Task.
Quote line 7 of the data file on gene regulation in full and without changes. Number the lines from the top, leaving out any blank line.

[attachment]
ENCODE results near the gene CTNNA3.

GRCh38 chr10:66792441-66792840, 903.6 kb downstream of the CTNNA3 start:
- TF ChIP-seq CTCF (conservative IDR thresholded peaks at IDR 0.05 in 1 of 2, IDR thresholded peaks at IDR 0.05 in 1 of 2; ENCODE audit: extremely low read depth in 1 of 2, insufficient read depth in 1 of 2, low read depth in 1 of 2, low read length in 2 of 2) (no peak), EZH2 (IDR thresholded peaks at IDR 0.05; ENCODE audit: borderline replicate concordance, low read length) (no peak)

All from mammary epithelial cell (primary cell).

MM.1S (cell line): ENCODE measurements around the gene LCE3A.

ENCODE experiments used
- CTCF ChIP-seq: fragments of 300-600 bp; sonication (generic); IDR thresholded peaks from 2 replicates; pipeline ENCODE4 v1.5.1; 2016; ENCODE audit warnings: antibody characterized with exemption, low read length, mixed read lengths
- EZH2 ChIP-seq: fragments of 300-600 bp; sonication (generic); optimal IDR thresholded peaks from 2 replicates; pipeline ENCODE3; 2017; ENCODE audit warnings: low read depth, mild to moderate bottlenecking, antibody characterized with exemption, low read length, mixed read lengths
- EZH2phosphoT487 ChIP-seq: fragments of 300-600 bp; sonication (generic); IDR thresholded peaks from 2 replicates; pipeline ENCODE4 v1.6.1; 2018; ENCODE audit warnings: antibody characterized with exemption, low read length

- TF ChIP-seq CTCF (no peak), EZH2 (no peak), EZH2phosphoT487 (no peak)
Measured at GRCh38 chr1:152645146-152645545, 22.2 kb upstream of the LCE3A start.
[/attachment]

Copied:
- CTCF ChIP-seq: fragments of 300-600 bp; sonication (generic); IDR thresholded peaks from 2 replicates; pipeline ENCODE4 v1.5.1; 2016; ENCODE audit warnings: antibody characterized with exemption, low read length, mixed read lengths